Issue 265: June 2009

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 Prison Farms

One of the advantages of living in Ottawa (or maybe it’s a disadvantage) is that we are able to go up to Parliament Hill in support of important causes. This can take the form of singing with the Raging Grannies at a wonderful street-theatre demonstration organized by trade unions against the proposed free trade deal with Colombia; being a witness at a House or Senate Committee hearing, or, as I did a couple of weeks ago, appearing at a media event organized by the local National Farmers Union and others to explain why Corrections Canada should not close down the six working farms connected to Canada’s federal prisons.

Announcing the closure plans in April, Minister of Public Safety Peter Van Loan stated that “the prison farms are set up on a model of agriculture that really reflects the way it worked in the days of the old mixed farm in the 1950s”. He claimed they should be closed because they do not provide relevant employment skills in today’s economy.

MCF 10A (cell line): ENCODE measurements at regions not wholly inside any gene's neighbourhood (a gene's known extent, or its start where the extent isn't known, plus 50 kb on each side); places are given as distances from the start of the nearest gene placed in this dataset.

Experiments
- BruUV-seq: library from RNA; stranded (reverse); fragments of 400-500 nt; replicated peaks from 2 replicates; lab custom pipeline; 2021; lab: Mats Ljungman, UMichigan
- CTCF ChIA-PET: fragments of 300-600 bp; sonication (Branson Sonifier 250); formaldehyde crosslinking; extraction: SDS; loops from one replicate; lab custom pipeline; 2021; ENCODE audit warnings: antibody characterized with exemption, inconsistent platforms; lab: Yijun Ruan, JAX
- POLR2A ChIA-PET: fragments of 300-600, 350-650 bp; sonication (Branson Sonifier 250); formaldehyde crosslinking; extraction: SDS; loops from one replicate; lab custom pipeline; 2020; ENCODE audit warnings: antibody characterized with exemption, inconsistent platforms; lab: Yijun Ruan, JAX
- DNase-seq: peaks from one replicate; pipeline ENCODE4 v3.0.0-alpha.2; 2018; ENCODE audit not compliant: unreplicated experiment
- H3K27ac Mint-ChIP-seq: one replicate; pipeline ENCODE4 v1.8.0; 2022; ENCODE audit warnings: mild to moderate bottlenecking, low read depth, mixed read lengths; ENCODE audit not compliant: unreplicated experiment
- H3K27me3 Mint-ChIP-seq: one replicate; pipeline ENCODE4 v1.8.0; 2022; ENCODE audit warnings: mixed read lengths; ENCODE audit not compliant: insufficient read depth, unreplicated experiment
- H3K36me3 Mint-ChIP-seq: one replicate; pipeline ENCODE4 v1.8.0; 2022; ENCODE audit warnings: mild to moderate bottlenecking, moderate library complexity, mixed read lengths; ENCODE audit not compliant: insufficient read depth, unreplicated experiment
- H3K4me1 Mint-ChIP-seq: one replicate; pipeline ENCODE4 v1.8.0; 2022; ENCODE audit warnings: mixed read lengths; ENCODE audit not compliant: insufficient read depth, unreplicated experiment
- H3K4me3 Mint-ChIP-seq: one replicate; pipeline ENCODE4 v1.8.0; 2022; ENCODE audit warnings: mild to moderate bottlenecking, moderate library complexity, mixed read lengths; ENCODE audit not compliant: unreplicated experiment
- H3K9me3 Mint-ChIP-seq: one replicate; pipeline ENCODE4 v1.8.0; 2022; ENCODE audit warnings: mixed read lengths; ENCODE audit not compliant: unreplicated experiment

Of course this is nonsense, not to mention insulting to the thousands of mixed farmers who have survived Canada’s export-commodity-oriented agriculture policies over the past forty years. They have survived – and are on the verge of a resurgence – because they work, not in terms of an industrial-level wage but in terms of providing wholesome food, healthy environment, and an economic base for their communities. It is certainly a different model than the one that has left us with a polluted environment and an epidemic of obesity and chronic disease, but that doesn’t make it irrelevant, either in terms of the economy or in terms of prisoner rehabilitation. (One does sometimes get the idea that rehabilitation is not the government’s priority – they should really call themselves “Punishment Canada” instead of “Corrections Canada”.)

In fact, these farms are diversified, well equipped and highly respected – they are considered a model in other countries. They produce a range of foods and include facilities which are used by neighbouring farm communities such as egg grading equipment and abattoirs as well as facilities from dairy to greenhouses for their own use. In addition to providing food to their own and other federal institutions, the farms make important local donations – for example, thousands of eggs to the food bank in Kingston. The 300 inmates who work in the farms learn agricultural production and processing, teamwork, reliability and punctuality. They report that working with the animals makes them “calmer”. The nutrition provided to inmates is also important; research in the UK showed that juvenile detainees provided with nutritional supplements showed a 37% reduction in violent incidents.

prisoners    prison turkeys